Grieving for strangers: what to do with our hearts, after Newtown

Like any therapist, I hear a lot of sad stories.  Betrayal, illness, tragic loss.  Empathy is a requirement of the job; we journey with our clients, taking in their struggles and their suffering.   Yet, paradoxically, we must learn to manage our own emotions, to see beyond the pain, in order to be helpful.  I’m used to grieving that way, touched by the pain of others, but not overcome.  Then came Newtown.

The story of Newtown, Connecticut bypassed all my emotional protections, and went directly to the heart.  It was just last Friday that 20 little kids and 6 teachers were murdered, rapid-fire, with an assault weapon, at Sandy Hook Elementary School.  It seems much longer ago.

What do we do with our heartache, when these were not, after all, our children, and we have never even visited their town?  I wept through the interfaith memorial service, the photo montages of the dead kids making funny faces just a week ago, even the street interviews by the burbling creek that runs through town.  Don’t feel silly if you did too.  I’m sad, outraged, stunned, and I don’t really want to recover, yet.

But in the meantime, like you, I have a job to do.  That requires finding a way to make peace with this awkward experience we call empathy.

Those who suffered the loss of a child that day will have a lengthy journey through grief and sadness.  First, the funerals.  These families will be forever joined to one another, and form a community of support.  Some will find their voices.  All will be transformed.  But the rest of us, who only bore witness online and on tv, have no familiar way to grieve.   We will have to find one.

The social media that have included us in the tragedy in real time, will also allow us to form communities of support.  What kind of support is meaningful, at a time like this?  Glib words of comfort seem unworthy of this moment, dark and sacred.  Our naivete about the limits of human cruelty is stripped away, this week.  Our society has failed those children.

Healing and repentance are entwined.   Something in our society stands in need of healing, and it requires something of us.  It is not enough to be sorry this massacre happened.  Perhaps this is where we can bring our wounded hearts: to the work of repairing the world, so that it is safe to be vulnerable in public again.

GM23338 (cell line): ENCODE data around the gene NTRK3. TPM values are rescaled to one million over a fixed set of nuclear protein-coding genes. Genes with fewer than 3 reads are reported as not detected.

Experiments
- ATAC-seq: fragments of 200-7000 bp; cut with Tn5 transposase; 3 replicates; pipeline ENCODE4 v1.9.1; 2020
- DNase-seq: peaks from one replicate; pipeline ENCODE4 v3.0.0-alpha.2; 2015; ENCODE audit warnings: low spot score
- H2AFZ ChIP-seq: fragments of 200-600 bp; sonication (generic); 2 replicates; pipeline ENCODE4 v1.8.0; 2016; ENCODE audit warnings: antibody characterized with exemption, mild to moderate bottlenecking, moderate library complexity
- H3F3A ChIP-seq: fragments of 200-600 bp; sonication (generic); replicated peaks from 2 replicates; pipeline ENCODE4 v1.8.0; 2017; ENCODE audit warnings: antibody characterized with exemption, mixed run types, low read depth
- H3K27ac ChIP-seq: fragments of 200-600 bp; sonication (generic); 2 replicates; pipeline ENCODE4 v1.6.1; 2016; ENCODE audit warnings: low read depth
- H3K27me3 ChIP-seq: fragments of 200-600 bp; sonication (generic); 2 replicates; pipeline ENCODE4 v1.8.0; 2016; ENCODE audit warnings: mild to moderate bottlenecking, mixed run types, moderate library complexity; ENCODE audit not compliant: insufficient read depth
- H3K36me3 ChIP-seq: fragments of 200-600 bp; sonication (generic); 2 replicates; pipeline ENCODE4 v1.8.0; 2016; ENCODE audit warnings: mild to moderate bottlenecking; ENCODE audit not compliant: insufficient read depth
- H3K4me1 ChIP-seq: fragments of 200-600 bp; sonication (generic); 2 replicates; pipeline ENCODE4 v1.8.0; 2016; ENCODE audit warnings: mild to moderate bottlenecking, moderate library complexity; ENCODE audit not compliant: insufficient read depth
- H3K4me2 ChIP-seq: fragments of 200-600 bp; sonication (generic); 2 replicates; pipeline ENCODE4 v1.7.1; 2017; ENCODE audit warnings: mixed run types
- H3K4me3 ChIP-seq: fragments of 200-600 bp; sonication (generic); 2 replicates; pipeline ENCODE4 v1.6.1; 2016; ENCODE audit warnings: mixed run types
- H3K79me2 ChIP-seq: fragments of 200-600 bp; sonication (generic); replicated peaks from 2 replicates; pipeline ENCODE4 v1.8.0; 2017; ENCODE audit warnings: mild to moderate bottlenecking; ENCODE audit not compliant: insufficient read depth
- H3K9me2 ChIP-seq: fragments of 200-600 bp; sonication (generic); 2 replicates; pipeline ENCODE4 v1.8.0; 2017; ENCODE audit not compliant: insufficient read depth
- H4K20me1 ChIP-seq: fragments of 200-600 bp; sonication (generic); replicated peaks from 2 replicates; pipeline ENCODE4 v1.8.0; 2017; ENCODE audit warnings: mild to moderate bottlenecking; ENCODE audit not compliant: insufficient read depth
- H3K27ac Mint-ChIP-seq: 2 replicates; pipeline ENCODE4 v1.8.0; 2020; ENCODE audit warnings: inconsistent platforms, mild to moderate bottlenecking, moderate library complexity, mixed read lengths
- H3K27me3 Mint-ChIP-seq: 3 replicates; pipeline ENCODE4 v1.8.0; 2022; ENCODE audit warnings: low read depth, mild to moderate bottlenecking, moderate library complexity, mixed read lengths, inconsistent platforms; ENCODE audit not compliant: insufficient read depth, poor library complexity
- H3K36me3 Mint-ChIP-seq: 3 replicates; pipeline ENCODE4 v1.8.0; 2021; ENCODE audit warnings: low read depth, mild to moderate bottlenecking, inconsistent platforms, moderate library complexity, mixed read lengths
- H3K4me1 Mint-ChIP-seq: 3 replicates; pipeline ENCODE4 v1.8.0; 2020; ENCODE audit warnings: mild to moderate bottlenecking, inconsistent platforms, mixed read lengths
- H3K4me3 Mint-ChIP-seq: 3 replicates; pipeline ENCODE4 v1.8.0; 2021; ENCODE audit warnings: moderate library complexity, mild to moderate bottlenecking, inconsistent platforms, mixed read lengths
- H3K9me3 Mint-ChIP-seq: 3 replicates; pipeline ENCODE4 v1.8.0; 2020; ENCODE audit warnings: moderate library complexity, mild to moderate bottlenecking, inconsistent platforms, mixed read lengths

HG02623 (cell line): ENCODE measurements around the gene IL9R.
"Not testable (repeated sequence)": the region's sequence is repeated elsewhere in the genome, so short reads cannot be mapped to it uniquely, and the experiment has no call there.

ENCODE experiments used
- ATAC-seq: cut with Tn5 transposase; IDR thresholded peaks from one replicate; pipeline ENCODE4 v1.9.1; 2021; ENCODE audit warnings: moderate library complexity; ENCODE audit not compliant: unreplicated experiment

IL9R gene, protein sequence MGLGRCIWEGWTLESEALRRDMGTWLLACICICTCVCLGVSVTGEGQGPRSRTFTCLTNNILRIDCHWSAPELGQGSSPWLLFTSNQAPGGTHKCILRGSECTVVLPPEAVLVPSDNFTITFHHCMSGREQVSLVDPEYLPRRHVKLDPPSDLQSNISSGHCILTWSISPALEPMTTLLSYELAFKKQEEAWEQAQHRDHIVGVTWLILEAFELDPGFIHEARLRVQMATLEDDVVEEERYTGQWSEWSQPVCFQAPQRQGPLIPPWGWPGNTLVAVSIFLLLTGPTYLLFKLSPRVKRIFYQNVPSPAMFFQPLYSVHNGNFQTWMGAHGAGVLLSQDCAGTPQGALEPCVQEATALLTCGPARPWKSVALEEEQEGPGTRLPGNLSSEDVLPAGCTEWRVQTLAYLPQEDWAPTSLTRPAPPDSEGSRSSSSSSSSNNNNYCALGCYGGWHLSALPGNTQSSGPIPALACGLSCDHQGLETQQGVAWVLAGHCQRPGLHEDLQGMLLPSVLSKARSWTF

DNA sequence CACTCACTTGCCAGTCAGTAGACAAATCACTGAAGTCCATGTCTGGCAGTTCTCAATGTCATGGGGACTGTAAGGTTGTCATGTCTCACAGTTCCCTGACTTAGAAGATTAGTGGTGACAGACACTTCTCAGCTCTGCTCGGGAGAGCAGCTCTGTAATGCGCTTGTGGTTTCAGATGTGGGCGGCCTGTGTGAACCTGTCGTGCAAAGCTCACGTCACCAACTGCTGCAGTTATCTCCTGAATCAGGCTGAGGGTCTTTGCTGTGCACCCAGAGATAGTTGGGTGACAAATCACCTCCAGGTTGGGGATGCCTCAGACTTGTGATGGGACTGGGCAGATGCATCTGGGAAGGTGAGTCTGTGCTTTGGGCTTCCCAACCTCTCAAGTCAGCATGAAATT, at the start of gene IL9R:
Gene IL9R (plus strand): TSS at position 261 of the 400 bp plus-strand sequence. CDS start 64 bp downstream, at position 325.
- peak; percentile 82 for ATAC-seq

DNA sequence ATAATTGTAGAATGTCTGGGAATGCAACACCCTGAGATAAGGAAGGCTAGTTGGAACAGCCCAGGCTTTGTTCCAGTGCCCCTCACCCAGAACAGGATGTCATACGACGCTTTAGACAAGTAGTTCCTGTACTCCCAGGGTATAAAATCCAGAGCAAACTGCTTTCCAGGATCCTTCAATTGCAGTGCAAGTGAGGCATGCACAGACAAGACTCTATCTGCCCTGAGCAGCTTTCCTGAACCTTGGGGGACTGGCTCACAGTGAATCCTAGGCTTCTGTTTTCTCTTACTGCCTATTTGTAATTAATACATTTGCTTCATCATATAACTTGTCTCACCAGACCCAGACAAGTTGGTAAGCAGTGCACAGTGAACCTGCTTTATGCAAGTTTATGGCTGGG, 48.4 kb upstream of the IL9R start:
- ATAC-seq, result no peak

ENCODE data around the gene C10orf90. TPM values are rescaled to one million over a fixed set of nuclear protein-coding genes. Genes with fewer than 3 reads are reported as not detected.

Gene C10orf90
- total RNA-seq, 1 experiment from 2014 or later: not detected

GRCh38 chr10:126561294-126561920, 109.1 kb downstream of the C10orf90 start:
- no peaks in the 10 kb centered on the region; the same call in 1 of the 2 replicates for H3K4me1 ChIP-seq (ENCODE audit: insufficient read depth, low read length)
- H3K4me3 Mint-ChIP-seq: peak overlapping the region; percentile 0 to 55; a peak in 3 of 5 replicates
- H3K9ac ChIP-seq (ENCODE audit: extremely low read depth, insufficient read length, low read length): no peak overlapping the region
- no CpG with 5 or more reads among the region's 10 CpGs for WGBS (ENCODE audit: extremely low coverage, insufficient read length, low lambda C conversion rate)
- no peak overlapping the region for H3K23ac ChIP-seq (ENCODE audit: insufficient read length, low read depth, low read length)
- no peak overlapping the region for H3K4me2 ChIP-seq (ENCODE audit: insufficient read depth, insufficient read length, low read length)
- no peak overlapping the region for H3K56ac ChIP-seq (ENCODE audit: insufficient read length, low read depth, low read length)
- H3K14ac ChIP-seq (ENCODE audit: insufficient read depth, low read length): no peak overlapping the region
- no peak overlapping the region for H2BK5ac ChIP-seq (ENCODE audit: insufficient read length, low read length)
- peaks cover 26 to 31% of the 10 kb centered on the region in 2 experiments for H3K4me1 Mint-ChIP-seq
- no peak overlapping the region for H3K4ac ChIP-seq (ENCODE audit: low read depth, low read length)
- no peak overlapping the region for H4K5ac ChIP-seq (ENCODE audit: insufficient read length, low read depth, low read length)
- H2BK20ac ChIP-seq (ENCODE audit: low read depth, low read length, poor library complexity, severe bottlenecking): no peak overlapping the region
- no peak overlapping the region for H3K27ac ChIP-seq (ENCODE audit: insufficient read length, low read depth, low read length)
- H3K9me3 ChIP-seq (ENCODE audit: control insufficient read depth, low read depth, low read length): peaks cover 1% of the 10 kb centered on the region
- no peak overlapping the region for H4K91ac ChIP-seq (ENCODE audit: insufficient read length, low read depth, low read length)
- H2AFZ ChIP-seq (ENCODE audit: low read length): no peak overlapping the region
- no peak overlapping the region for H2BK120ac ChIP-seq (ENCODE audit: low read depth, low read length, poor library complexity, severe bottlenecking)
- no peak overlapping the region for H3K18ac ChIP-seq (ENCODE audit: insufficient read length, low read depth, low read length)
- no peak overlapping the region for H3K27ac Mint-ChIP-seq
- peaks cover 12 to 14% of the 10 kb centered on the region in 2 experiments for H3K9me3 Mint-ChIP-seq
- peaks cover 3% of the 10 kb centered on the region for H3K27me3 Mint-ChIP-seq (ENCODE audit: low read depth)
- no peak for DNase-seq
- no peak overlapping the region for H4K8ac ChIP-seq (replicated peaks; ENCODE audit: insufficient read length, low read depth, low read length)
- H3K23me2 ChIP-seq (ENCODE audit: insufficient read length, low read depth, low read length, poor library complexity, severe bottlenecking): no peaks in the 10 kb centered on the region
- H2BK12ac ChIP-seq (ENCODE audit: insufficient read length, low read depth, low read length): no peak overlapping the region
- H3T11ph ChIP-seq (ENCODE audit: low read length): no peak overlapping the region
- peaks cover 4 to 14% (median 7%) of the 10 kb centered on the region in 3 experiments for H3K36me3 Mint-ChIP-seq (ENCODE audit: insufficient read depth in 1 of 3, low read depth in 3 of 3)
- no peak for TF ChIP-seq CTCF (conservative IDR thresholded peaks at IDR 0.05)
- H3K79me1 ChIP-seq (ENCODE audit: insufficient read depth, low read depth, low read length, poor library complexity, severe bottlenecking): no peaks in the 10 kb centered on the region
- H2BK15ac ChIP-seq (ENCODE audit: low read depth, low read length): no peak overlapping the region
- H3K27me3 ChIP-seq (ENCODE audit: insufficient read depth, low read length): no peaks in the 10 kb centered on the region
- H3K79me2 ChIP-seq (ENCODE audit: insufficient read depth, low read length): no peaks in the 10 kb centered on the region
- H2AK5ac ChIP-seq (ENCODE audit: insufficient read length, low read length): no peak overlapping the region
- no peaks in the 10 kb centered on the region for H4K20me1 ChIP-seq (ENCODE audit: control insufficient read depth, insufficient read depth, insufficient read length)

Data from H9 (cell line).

The psychiatrist and holocaust survivor Victor Frankl said that we humans can tolerate suffering, if only we can find meaning in it.  It is essential for our own healing, to make this tragedy an impetus for change in the world.  Many possibilities come to mind.

Perhaps it is our inadequate mental health resources, for people as troubled as the young killer of Newtown’s children.  We don’t know much about him yet.  People in incoherent pain can do terrible, destructive things.  Presumably, his affluent family could afford  therapy, but that is not true for many troubled people, in this era of budget cuts and stingy insurance.  As things stand, if a sociopath refuses treatment, we have no recourse until he becomes violent or suicidal.   Are you angry yet?

What is spiritually amiss, that allows people who bore witness to the Sandy Hook tragedy in the same way I did, to respond by stocking up on assault weapons just like the one that killed those kids, in case access to them becomes more difficult?  Could  it not wait until next week?  Could a less vicious weapon not do?

What is spiritually wrong with a clergyman or politician who, eager to be heard, and to make sense of the chaos, proclaims that God must be displeased with the policy of not teaching prayer in public schools?  The image of divine vengeance working out God’s plan in Newtown is a horrifying, disrespectful, abusive statement of our place in the world.  Are you angry yet?  Healthier images are urgently needed, that allow us to tolerate our fallibility and our grief, gently, without syrupy sweetness.

Tomorrow, according to the predictions of the ancient Mayans, is the last day of the world.  In the language of the healing professions, the end is also the beginning.  The murders of the children at Sandy Hook School have touched us, and made us not strangers, if our hearts can tolerate this moment of awakening.

May our universe emerge more peaceful tomorrow.  After Newtown, our world will not be the same.  Find your anger.

Merry Christmas.


About Lynn Schlossberger

I am a mental health counselor, writer and photographer living in Baton Rouge, Louisiana.
This entry was posted in Anger. Resentment. Forgiveness., Grief, Trauma and other bad stuff and tagged , , , , , , , , , , , , . Bookmark the permalink.

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